The days of pandemic pricing are long behind us.

Last year, landlords were so desperate to lock tenants into leases that they were willing to give away free months of rent to seal those deals. This year, there's a lot more demand for rentals as the U.S. economy has improved and Americans are shoring up their finances and solidifying their living arrangements. That's put landlords in a prime position to benefit.

According to Zumper's November rent report, the median one-bedroom rent is up 12.1% percent from the start of the year, while the median two-bedroom rent is up 13.2%. In some markets, rents are soaring even more.

A masked person holding a folder points upward inside an empty apartment as two masked people look on.

Image source: Getty Images.

But are rising rents something landlords should celebrate? Or should they embrace this trend with a degree of caution?

Leasing activity could wane if prices keep rising

Many landlords are operating in recovery mode after both a brutal 2020 and start to 2021. Not only have landlords struggled with vacancies since the beginning of the pandemic, but they've also lost out on revenue due to the long-standing federal eviction ban that only expired a few months ago.

At this point, it's clear that Americans are clamoring to sign leases. But if rental prices keep soaring, tenants may seek to go another route: purchase homes.

Granted, not everyone who's a renter will manage to just up and buy a home. But those who are financially secure and have some money socked away may tire of sky-high rent prices and seek to purchase a place of their own instead, especially with mortgage rates being so competitive. In fact, in July, found that buying a starter home was more affordable than renting a home in 24 of the 50 largest U.S. metro areas.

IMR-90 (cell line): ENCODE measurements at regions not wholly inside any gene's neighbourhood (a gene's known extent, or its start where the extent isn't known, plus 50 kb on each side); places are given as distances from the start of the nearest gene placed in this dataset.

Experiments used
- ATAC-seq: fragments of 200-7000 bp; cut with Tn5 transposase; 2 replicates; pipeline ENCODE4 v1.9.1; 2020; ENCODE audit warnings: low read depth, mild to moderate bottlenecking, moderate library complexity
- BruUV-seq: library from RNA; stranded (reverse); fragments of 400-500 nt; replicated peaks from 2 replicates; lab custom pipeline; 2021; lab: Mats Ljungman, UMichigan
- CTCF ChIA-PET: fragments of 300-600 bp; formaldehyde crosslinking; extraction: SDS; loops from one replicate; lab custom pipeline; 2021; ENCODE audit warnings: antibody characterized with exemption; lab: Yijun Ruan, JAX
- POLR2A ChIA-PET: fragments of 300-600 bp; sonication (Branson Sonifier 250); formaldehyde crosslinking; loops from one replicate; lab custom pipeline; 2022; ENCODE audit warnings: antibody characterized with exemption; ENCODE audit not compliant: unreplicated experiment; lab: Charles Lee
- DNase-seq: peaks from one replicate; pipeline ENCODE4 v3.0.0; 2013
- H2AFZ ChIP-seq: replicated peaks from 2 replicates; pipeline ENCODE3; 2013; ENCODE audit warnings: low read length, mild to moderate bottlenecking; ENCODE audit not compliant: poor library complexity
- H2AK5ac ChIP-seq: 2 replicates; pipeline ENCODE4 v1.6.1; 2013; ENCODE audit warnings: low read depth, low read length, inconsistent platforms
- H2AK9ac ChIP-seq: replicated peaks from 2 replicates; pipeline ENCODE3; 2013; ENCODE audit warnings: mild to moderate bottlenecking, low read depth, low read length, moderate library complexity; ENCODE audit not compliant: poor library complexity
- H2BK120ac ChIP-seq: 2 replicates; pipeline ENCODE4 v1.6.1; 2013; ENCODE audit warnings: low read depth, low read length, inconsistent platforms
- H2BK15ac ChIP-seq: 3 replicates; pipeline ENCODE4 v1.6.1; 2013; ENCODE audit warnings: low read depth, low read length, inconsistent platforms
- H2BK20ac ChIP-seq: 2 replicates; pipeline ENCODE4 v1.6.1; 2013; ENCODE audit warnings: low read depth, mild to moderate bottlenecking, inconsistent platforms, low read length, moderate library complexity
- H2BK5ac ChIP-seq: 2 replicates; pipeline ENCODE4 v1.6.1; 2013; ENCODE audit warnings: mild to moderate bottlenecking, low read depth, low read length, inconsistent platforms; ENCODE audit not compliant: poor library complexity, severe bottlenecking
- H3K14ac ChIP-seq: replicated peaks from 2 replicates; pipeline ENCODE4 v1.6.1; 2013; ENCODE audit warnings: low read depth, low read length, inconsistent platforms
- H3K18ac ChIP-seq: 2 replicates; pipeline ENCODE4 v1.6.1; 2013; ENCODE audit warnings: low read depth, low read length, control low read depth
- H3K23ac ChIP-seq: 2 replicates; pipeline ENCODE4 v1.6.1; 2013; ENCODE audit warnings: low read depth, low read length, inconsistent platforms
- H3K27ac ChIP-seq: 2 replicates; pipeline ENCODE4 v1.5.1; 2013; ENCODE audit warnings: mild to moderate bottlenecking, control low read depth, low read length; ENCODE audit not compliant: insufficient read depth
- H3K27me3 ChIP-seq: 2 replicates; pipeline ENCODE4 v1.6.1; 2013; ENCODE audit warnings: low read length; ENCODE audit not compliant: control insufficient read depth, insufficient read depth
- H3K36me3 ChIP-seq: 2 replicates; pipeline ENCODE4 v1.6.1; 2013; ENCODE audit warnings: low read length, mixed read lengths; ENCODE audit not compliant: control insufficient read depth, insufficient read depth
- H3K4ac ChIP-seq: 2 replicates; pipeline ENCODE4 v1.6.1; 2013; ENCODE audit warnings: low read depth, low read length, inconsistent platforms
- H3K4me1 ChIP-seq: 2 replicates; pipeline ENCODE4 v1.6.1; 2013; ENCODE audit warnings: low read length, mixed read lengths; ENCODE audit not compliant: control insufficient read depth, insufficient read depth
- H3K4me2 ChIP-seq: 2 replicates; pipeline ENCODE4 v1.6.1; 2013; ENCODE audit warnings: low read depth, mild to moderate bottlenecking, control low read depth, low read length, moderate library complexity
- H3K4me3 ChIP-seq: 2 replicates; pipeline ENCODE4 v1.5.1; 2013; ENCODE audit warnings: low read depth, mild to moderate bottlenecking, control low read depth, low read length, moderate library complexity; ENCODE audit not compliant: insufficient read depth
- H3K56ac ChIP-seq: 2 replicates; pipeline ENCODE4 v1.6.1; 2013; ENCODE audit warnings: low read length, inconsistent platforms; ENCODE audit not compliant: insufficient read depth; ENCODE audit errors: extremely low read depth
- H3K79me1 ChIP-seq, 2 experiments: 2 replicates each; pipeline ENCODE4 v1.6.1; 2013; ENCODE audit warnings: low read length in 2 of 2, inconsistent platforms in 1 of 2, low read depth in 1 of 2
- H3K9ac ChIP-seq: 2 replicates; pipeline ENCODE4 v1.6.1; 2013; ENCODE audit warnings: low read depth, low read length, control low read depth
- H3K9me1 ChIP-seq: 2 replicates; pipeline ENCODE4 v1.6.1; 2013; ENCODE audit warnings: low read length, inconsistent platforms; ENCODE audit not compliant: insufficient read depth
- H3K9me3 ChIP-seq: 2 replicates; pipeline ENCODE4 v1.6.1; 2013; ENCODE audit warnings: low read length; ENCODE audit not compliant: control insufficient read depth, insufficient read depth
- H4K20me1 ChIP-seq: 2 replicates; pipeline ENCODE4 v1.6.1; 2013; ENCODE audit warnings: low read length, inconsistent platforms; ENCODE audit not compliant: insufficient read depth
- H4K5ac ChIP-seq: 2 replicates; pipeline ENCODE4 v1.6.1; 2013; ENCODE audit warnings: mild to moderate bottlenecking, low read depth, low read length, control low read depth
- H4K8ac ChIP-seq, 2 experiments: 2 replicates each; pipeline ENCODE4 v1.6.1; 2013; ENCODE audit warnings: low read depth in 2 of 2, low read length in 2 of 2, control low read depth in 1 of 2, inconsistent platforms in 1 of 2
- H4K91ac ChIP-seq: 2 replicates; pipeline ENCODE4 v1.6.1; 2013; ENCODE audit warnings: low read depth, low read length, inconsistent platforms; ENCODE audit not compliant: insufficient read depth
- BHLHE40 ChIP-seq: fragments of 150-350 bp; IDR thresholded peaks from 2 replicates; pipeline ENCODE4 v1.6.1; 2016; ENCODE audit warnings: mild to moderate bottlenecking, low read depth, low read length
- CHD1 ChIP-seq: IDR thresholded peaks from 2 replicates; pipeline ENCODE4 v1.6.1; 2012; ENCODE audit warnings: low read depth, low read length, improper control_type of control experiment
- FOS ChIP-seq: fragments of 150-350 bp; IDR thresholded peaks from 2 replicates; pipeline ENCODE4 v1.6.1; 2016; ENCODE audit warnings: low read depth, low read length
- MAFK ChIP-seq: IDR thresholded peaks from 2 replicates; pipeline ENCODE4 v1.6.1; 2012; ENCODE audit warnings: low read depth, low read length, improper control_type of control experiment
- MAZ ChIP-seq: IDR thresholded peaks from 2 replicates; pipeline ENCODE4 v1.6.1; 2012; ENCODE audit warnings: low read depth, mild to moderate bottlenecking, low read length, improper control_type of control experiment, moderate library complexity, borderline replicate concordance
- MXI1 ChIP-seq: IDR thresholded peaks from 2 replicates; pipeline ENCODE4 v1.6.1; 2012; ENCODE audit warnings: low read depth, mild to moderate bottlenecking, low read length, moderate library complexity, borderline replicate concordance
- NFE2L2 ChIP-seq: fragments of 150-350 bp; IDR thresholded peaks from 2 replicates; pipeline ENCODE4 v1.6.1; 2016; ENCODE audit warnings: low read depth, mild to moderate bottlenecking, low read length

The demand for rentals could also fall as more units hit the market. As such, landlords should proceed with caution when jacking up rent prices. While many may be poised to capitalize on current demand, those who go overboard with rent increases risk alienating stable tenants and turning off new ones.

Some markets can better absorb rent hikes than others

The extent to which landlords can get away with rent hikes also depends on location. In popular metro areas, landlords have more leeway. In areas where the demand for homes isn't as strong, landlords need to be more cautious.

One thing for landlords to keep in mind is that a lot of people are still working remotely due to the pandemic. Once companies are able to better firm up their office reopening plans, the demand for rentals near business districts could soar. And so property owners with city rentals may be in a strong position to continue raising rent prices, even if, on a national level, rents begin to trend downward in 2022.

All told, right now, there's no reason for landlords not to be happy about an uptick in rent prices. But landlords will also need to strike a delicate balance in the coming year to ensure a steady stream of revenue.